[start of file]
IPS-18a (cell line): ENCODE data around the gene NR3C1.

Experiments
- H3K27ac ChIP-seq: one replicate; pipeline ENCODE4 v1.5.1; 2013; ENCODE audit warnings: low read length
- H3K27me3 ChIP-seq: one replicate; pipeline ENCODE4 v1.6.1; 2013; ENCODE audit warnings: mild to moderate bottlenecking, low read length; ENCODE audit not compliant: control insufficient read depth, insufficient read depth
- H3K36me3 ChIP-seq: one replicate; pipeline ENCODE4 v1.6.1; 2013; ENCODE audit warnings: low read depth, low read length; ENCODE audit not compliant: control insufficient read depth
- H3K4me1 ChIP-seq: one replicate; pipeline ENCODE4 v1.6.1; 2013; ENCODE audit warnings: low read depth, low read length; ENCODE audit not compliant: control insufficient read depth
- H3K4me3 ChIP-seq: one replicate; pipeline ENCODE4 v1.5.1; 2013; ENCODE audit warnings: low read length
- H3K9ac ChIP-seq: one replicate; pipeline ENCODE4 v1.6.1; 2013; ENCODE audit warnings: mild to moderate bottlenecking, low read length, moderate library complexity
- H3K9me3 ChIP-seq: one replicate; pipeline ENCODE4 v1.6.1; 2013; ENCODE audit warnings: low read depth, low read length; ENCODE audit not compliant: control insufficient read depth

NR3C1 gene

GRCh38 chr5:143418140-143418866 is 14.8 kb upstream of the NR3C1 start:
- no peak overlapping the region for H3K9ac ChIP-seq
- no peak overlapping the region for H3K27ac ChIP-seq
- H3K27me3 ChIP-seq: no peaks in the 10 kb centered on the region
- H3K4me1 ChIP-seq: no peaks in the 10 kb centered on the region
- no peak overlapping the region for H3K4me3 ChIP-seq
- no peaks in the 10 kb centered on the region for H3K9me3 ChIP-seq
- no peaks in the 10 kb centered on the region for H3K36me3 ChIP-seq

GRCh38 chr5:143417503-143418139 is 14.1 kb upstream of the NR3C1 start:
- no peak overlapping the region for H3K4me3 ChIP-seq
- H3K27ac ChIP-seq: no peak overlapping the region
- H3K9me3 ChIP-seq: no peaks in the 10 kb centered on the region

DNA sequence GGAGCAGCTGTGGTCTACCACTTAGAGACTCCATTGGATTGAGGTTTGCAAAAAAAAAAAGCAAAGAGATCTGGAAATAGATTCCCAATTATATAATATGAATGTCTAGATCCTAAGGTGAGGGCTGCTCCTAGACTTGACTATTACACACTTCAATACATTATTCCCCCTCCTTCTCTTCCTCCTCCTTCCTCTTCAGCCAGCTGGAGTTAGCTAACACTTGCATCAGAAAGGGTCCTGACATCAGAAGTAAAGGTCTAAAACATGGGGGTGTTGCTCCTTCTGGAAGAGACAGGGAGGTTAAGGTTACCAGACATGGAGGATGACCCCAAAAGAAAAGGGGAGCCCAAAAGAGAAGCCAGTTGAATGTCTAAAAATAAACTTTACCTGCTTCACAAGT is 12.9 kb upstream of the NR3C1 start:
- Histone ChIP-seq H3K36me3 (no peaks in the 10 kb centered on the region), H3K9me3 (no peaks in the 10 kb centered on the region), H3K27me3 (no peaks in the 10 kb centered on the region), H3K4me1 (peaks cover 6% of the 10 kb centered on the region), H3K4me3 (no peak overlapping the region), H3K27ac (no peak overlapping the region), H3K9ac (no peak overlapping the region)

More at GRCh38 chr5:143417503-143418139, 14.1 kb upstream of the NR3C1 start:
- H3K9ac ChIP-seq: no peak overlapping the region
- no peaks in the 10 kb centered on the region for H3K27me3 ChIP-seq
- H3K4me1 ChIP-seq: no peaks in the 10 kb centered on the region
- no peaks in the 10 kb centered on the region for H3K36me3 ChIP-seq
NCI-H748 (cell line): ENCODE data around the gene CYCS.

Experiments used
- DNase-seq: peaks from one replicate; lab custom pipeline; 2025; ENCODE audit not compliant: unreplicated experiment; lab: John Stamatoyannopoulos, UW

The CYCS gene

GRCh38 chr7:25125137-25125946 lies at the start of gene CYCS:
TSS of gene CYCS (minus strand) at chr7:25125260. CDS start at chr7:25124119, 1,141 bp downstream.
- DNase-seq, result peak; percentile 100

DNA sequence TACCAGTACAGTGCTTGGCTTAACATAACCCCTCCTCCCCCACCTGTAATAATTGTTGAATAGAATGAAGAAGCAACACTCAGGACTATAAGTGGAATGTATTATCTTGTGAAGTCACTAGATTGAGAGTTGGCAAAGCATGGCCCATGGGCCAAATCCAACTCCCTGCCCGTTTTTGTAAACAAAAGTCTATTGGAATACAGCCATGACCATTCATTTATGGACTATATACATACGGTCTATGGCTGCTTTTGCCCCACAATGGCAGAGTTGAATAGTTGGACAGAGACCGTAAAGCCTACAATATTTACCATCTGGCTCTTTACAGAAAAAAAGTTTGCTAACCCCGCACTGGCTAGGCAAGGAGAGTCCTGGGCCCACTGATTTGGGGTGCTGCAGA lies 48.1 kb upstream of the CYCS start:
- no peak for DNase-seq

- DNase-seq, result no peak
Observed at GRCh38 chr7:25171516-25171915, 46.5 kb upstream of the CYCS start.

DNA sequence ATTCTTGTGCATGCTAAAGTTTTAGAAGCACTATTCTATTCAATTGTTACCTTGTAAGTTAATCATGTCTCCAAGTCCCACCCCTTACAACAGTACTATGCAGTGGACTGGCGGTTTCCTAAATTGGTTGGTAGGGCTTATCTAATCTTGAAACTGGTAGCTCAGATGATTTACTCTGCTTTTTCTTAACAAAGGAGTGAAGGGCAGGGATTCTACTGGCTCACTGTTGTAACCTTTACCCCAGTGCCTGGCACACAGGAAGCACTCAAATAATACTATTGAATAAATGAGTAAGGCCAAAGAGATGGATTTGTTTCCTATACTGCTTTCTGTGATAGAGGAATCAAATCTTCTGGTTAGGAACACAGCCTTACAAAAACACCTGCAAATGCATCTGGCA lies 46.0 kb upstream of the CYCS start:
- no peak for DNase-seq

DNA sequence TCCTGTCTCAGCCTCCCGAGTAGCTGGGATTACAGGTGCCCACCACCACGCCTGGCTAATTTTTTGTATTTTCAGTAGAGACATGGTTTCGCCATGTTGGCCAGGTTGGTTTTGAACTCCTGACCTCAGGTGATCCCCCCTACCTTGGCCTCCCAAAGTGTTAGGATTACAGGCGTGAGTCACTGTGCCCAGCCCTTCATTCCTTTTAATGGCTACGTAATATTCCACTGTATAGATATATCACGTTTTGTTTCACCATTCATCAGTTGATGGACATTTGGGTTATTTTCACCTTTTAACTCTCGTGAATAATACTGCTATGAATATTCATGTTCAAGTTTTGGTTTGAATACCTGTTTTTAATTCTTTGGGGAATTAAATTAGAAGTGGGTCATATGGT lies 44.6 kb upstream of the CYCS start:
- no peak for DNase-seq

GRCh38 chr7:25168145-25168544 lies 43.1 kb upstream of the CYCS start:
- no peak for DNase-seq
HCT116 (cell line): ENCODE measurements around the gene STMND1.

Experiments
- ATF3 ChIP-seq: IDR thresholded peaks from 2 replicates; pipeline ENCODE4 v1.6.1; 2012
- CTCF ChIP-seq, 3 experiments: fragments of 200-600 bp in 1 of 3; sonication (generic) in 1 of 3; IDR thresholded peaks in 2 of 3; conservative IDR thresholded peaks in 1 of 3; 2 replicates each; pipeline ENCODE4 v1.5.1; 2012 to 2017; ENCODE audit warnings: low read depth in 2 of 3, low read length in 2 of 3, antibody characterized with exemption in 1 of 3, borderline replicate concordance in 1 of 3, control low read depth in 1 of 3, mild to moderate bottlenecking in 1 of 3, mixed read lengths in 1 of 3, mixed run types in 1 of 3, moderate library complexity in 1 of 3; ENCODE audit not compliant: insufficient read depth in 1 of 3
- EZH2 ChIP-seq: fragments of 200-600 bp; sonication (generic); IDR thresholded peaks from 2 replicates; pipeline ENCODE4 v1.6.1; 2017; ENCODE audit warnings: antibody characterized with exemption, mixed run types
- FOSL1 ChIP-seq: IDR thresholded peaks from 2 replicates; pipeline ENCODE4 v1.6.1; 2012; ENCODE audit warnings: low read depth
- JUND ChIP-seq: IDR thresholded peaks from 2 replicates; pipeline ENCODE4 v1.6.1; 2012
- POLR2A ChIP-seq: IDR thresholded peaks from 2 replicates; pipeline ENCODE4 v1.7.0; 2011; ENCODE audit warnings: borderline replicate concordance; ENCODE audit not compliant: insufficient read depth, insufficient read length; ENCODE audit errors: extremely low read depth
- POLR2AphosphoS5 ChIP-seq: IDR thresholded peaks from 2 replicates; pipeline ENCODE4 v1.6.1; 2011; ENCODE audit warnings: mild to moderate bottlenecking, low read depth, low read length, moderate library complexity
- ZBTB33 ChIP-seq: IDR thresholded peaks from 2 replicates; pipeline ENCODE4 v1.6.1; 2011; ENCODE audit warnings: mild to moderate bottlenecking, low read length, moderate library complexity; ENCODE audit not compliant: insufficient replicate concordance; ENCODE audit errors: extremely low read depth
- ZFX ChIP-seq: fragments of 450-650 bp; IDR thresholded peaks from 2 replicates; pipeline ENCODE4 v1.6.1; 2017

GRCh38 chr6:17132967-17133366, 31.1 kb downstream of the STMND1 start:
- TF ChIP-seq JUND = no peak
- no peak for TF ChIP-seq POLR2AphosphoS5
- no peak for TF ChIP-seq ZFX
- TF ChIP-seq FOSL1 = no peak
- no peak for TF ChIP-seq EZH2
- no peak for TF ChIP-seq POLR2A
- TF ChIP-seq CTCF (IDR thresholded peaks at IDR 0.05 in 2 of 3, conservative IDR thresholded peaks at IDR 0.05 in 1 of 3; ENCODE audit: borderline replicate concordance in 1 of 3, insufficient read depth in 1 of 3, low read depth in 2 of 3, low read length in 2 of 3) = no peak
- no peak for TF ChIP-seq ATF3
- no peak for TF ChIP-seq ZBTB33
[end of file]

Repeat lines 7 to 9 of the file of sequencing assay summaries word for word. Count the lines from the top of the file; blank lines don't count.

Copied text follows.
- H3K4me3 ChIP-seq: one replicate; pipeline ENCODE4 v1.5.1; 2013; ENCODE audit warnings: low read length
- H3K9ac ChIP-seq: one replicate; pipeline ENCODE4 v1.6.1; 2013; ENCODE audit warnings: mild to moderate bottlenecking, low read length, moderate library complexity
- H3K9me3 ChIP-seq: one replicate; pipeline ENCODE4 v1.6.1; 2013; ENCODE audit warnings: low read depth, low read length; ENCODE audit not compliant: control insufficient read depth